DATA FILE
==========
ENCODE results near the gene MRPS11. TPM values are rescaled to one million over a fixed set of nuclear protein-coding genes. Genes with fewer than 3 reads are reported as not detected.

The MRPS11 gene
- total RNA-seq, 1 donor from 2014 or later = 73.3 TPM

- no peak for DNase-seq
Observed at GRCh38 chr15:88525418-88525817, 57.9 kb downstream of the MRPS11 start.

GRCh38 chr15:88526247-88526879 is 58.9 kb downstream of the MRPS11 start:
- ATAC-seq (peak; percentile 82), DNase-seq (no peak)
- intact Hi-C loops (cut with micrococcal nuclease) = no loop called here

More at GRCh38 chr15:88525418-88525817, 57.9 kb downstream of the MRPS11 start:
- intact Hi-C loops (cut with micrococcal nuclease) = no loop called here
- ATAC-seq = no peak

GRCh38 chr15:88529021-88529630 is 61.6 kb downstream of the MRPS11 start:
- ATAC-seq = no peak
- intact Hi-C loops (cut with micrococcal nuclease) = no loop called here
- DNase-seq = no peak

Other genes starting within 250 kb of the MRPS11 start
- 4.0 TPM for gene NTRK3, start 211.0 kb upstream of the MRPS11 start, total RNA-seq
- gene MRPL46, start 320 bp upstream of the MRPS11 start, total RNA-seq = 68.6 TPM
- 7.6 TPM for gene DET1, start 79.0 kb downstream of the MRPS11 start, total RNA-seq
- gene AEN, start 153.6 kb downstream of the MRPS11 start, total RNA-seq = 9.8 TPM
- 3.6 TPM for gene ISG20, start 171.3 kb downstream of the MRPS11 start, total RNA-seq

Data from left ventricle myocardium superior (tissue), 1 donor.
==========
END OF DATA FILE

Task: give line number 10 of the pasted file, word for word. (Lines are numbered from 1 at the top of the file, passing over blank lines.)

- intact Hi-C loops (cut with micrococcal nuclease) = no loop called here